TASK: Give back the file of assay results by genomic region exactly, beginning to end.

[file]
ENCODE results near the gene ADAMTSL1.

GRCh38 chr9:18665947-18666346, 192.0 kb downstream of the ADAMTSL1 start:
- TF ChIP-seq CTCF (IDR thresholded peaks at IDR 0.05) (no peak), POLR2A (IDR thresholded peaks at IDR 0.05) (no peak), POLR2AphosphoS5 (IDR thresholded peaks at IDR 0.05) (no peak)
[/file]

ENCODE results near the gene ADAMTSL1.

GRCh38 chr9:18665947-18666346, 192.0 kb downstream of the ADAMTSL1 start:
- TF ChIP-seq CTCF (IDR thresholded peaks at IDR 0.05) (no peak), POLR2A (IDR thresholded peaks at IDR 0.05) (no peak), POLR2AphosphoS5 (IDR thresholded peaks at IDR 0.05) (no peak)